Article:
« PreviousContinue »
I gazed upon that lifeless form, So late with hope and fancy warm; That pallid brow, that eye of jet, Where lustre seems to linger yet ; Where sparkled through an auburn tress The last dim light of loveliness, Whose trembling ray was only seen, To bid us sigh for what had been. Alas! I said, my wavering soul, Was torn from woman's weak control; But when, amid the evening's gloom, I looked on Laura's early tomb; And thought on her, so bright and fair, That slumbered in oblivion there; That calm resolve I could not keep, And then I wept, -as now I weep.
THE CONFESSION OF DON CARLOS.
IMITATED FROM THE SPANISH.
OH TELL not me of broken vow-
I speak a firmer passion now;
Oh! tell not me of shattered chain-
The link shall never burst again ;
My soul is fix'd as firmly here
As the red Sun in his career;
As Victory on Mina's crest,
Or Tenderness in Rosa's breast,
Then do not tell me, while we part,
Of fickle flame, and roving heart;
While Youth shall bow at Beauty's shrine,
That flame shall glow—that heart be thine.
Then wherefore dost thou bid me tell
The fate thy malice knows so well ?
I may not disobey thee !-Yes !
Thou bidst me,—and I will confess :-
See how adoringly I kneel-
Hear how my folly 1 reveal ;
My folly !—chide me if thou wilt,
Thou shalt not—canst not call it-guilt.
And when my faithlessness is told,
Ere thou hast time to play the scold,
I'll haste the fond rebuke to check,
And lean upon thy snowy neck,
Play with its glossy auburn hair,
And hide the blush of falsehood there.
Inez, the innocent and young,
First shared my heart, and waked my sony;
We were both harmless, and untaught
To love as fashionables ought ;
With all the modesty of youth,
We talk'd of constancy and truth;
Grew fond of Music, and the Moon,
And wander'd on the nights of June,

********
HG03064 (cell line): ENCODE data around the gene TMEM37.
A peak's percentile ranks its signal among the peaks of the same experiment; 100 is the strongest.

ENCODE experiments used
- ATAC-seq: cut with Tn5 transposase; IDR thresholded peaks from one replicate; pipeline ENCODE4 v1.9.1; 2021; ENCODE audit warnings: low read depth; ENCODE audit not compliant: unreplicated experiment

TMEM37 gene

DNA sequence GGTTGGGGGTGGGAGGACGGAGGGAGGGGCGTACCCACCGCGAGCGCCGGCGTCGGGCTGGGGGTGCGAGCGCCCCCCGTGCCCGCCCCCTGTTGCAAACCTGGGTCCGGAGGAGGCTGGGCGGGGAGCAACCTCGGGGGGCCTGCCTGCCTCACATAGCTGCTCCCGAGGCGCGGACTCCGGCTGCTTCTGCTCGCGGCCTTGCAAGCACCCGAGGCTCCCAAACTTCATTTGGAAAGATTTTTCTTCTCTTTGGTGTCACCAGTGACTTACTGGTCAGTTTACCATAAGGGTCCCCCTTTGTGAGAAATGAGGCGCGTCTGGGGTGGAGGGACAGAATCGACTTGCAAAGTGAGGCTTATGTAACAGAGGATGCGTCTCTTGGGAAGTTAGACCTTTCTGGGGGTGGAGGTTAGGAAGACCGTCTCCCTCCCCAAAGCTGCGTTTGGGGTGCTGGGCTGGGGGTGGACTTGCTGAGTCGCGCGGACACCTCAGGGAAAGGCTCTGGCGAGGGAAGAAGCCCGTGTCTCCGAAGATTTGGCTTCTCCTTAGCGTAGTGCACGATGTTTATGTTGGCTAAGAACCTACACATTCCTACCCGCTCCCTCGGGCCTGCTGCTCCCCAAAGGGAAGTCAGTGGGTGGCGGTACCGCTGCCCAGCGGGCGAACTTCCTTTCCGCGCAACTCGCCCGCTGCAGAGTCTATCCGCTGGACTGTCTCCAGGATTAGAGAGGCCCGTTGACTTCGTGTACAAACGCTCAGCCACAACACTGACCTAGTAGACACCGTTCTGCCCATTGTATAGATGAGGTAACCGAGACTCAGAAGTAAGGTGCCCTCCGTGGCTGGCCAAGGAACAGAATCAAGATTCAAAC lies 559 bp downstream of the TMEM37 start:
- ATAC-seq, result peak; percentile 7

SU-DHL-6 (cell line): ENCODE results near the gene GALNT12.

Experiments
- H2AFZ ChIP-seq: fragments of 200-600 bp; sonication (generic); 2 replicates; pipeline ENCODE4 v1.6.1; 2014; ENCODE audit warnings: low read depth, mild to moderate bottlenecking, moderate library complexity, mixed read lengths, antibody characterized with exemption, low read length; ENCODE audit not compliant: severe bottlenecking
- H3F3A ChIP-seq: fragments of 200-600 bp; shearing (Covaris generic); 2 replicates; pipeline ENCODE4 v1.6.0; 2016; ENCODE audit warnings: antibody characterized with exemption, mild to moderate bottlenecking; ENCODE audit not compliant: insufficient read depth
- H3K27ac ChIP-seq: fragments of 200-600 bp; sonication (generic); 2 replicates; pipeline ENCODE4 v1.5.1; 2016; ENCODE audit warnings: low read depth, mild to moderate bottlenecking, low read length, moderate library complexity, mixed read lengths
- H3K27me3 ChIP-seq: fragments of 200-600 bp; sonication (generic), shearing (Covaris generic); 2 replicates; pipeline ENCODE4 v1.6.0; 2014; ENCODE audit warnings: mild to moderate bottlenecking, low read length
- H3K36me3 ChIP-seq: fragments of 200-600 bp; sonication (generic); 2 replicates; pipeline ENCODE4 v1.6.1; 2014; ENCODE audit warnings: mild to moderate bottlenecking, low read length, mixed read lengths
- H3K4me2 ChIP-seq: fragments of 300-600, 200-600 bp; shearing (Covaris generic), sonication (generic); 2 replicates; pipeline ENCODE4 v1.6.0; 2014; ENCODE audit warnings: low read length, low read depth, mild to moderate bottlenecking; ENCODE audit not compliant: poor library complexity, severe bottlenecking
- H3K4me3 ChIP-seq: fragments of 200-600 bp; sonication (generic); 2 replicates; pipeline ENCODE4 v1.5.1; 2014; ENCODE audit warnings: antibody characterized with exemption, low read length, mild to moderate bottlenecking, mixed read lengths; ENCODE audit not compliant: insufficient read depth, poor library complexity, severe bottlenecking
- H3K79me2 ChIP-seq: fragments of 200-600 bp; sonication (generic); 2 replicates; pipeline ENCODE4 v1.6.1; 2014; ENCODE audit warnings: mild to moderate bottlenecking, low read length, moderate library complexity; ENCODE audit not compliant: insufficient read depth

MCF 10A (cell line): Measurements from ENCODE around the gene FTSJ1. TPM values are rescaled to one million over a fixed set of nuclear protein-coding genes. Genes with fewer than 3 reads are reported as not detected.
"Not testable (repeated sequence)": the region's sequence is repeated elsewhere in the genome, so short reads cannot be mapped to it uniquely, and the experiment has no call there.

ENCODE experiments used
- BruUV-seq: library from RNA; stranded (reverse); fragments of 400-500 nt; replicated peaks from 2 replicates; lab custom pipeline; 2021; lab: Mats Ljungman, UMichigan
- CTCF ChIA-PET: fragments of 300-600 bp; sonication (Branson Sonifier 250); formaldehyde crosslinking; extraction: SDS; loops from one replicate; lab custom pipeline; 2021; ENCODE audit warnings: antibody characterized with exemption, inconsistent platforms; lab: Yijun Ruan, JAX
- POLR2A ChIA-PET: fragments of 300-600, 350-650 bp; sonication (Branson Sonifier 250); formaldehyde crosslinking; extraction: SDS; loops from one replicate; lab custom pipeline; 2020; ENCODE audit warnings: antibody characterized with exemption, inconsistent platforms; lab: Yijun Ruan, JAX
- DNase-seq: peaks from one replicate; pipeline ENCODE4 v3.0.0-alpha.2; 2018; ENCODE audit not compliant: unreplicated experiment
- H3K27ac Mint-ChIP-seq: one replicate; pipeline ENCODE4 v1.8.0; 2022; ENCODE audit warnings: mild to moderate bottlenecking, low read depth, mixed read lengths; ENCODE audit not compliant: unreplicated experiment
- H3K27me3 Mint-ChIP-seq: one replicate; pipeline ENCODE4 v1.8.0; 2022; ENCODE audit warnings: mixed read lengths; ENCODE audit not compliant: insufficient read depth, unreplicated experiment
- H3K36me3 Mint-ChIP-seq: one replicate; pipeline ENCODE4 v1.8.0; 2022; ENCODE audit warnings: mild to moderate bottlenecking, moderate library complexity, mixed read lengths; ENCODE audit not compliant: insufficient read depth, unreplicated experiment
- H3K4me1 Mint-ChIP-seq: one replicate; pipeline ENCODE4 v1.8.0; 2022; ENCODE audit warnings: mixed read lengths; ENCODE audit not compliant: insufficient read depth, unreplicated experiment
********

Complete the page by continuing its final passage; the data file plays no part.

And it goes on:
To sit beneath the chestnut-tree,
While the lonely stars shone mellowly,
Shedding a pale and dancing beam
On the wave of Guadalquivir's stream.
And aye we talk'd of faith and feelings,
With no distrustings, no concealings;
And aye we joy'd in stolen glances,
And sigh'd and blush'd, and read romances.
Our love was ardent and sincere, -
And lasted, Rosa-half a year!
And then the maid grew fickle-hearted,
Married Don Josè--so we parted.
At twenty-one, I've often heard,
My bashfulness was quite absurd;
For, with a squeamishness uncommon,
I fear'd to love a married woman.
Fair Leonora's laughing eye Again awaked my song and sigh: A gay intriguing dame was she; And fifty Dons of high degree, That came and went as they were bid, Dubb'd her the Beauty of Madrid. Alas! what constant pains I took To merit one approving look : I courted Valor--and the Muse, Wrote challenges—and billet-doux ; Paid for Sherbet and Serenade, Fenced with Pegru and Alvarade; Fought at the Bull-fights like a hero, Studied small-talk,—and the Bolero ; Play'd the guitar—and play'd the fool; This out of tune—that out of rule. I oft at midnight wander'd out, Wrapt up in love—and my capote, To muse on beauty—and the skies, Cold winds—and Lenora's eyes. Alas! when all my gains were told, I'd caught a Tartar—and a cold. And yet perchance that lovely brow Had still detain'd my captive vow; That clear blue eye's enchanting roll Had still enthrall’d my yielding soul; But suddenly a vision bright Came o'er me in a veil of light, And burst the bond whose fetters bound me, And brake the spell that hung around me,
Recall’d the heart that madly roved,
And bade me love, and be beloved.
Who was it brake the chain and spell?
Dark-eyed Castilian !-thou canst tell!
And am I faithless ?—wo the while,
What vow but melts at Rosa's smile?
For broken vows, and faith betrayed,
The guilt is thine, Castilian maid !
The tale is told and I am gone -
Think of me, loved and only one,
When none on earth shall care beside
How Carlos lived, or loved, or died !
Thy love on earth shall be to me
A bird upon a leafless treem
A bark upon a hopeless wave-
A lily on a tombless grave-
A cheering hope-a living ray,
To light me on a weary way.
And thus is Love's Confession done ;
Give me thy parting benison;
And ere I rise from bended knee,
To wander o’er a foreign sea,
Alone and friendless,--ere I don
My pilgrim's hat, and sandal shoon-
Dark-eyed Castilian! let me win
Forgiveness sweet for venial sin;
Let lonely sighs and dreams of thee,
Be penance for my perjury.